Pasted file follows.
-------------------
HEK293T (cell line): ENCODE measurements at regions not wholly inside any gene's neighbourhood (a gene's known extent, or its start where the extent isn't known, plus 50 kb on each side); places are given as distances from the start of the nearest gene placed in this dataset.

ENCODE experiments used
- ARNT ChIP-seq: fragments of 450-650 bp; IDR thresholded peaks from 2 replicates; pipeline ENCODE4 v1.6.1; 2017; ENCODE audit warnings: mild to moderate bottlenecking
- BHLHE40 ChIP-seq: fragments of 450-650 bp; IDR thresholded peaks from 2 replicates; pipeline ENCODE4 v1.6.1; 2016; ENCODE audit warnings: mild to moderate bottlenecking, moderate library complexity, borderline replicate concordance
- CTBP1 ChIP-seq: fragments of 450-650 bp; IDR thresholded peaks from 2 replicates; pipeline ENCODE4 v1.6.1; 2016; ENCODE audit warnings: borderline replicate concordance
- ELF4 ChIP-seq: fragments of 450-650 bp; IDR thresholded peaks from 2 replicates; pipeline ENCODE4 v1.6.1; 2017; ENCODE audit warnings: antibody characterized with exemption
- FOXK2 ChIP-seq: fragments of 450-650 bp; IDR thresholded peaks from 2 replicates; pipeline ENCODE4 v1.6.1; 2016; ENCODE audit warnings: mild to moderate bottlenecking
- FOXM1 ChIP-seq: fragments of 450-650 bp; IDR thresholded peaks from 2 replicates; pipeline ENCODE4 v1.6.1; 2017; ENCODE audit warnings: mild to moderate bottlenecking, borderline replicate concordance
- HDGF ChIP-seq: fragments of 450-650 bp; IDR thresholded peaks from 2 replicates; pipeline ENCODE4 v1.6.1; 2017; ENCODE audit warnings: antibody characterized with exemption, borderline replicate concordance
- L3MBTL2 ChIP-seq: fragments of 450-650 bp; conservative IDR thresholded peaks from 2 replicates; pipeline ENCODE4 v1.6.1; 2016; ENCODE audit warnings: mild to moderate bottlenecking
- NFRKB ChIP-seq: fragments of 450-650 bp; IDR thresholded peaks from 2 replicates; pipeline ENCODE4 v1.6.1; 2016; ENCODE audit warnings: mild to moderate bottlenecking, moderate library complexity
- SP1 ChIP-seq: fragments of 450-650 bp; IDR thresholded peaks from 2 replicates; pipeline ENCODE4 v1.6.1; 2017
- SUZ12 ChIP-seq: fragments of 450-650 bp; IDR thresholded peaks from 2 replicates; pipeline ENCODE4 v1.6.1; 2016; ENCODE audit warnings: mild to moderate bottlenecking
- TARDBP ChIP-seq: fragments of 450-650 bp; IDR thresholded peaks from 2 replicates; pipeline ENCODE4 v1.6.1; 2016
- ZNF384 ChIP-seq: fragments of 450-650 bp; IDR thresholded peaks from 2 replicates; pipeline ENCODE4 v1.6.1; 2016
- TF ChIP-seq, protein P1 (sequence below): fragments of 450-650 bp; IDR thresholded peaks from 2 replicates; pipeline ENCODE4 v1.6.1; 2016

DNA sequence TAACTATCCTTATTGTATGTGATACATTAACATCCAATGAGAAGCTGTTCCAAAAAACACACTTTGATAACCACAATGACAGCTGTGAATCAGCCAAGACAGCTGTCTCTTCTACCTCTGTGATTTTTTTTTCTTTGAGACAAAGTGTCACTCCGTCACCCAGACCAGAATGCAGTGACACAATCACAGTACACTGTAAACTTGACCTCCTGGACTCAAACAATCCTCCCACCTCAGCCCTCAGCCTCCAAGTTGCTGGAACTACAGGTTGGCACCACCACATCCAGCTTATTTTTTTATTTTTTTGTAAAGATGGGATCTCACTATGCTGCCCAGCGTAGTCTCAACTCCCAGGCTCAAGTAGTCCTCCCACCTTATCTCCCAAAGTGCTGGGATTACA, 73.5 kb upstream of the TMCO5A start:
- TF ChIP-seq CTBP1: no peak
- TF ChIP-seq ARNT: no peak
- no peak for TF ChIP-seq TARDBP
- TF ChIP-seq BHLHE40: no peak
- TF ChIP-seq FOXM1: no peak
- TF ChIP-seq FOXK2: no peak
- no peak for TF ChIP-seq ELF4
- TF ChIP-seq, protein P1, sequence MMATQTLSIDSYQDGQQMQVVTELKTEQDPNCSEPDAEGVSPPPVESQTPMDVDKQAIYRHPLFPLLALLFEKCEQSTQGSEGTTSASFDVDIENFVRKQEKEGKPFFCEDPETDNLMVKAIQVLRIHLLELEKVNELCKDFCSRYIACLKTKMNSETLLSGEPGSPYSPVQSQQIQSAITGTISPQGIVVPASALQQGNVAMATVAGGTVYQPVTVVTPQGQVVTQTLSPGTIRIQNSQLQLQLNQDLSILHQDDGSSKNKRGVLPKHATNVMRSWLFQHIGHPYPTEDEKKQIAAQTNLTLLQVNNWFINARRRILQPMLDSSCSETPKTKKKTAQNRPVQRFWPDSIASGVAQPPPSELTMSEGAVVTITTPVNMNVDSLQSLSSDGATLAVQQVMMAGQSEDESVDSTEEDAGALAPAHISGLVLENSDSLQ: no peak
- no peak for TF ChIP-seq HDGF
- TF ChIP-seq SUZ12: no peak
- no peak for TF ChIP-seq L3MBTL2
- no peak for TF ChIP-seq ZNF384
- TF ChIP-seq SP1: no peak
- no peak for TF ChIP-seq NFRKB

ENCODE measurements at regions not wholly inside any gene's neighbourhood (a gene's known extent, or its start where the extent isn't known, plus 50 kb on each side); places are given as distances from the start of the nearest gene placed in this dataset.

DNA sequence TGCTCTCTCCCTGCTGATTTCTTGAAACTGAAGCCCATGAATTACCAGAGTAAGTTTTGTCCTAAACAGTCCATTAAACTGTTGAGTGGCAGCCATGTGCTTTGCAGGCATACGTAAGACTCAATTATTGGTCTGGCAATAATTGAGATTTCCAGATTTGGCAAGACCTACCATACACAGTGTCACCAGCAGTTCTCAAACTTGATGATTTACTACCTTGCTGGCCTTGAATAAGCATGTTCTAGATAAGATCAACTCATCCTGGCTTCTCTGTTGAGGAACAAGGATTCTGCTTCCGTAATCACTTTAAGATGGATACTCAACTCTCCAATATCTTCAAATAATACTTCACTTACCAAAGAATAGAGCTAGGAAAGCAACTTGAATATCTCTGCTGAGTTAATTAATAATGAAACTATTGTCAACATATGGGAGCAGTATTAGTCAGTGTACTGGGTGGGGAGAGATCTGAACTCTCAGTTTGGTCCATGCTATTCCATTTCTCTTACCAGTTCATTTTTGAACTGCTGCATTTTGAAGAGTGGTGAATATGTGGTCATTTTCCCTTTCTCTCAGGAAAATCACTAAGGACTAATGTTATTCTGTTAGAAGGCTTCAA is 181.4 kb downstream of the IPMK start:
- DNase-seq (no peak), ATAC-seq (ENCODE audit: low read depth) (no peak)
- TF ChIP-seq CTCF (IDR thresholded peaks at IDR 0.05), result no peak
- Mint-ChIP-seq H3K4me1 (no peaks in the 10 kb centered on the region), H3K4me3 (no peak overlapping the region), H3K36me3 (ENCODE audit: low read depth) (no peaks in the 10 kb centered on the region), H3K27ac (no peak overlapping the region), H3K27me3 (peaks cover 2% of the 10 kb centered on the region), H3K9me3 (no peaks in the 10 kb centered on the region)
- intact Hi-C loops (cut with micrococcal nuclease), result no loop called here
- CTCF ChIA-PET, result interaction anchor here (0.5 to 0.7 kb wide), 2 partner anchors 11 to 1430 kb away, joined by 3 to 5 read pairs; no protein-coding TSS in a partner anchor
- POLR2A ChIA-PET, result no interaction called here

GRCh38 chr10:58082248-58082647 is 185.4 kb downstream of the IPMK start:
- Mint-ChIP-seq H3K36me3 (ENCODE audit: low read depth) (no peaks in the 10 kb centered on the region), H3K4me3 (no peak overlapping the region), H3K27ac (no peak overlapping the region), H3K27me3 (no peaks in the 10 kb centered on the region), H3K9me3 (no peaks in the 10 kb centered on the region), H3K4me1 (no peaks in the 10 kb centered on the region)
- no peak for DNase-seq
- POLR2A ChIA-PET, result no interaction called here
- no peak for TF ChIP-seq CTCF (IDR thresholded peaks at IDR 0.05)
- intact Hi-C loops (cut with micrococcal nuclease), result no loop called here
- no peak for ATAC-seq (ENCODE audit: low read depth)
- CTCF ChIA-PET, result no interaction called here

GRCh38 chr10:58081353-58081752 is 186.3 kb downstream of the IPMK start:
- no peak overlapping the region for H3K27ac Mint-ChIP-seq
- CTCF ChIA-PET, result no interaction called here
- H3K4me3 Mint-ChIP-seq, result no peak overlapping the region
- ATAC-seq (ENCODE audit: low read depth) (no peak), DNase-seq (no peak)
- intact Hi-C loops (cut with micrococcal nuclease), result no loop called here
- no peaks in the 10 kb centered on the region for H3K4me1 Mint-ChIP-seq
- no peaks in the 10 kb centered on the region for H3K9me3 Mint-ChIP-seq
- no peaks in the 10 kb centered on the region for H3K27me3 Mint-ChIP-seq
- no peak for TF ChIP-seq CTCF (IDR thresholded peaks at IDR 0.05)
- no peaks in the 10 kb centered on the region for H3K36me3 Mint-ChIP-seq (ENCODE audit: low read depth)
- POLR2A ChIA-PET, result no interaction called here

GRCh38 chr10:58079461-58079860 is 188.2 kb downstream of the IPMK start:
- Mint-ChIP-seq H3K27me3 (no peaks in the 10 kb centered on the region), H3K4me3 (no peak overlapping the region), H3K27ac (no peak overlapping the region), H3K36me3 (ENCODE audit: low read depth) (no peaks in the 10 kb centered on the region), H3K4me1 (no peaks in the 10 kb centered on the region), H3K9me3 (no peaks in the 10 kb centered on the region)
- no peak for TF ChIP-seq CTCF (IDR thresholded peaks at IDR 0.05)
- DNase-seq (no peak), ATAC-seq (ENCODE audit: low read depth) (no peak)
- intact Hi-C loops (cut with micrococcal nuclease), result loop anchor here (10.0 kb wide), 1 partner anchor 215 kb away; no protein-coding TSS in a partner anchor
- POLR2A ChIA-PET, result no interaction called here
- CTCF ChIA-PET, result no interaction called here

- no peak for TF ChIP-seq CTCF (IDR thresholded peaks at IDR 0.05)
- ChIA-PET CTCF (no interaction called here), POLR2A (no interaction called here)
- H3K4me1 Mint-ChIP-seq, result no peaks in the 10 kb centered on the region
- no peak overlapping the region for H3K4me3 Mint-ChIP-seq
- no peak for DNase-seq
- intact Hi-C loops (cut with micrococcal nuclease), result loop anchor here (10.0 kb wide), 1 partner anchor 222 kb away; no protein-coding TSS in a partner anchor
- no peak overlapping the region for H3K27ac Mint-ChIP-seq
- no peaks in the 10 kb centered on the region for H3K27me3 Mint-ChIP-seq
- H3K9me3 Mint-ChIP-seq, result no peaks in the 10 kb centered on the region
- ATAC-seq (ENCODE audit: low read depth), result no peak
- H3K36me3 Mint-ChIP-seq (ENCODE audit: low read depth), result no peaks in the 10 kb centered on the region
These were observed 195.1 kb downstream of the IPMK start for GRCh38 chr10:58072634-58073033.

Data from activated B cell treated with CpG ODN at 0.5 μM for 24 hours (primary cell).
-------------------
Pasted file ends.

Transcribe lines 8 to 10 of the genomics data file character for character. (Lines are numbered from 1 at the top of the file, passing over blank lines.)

- FOXM1 ChIP-seq: fragments of 450-650 bp; IDR thresholded peaks from 2 replicates; pipeline ENCODE4 v1.6.1; 2017; ENCODE audit warnings: mild to moderate bottlenecking, borderline replicate concordance
- HDGF ChIP-seq: fragments of 450-650 bp; IDR thresholded peaks from 2 replicates; pipeline ENCODE4 v1.6.1; 2017; ENCODE audit warnings: antibody characterized with exemption, borderline replicate concordance
- L3MBTL2 ChIP-seq: fragments of 450-650 bp; conservative IDR thresholded peaks from 2 replicates; pipeline ENCODE4 v1.6.1; 2016; ENCODE audit warnings: mild to moderate bottlenecking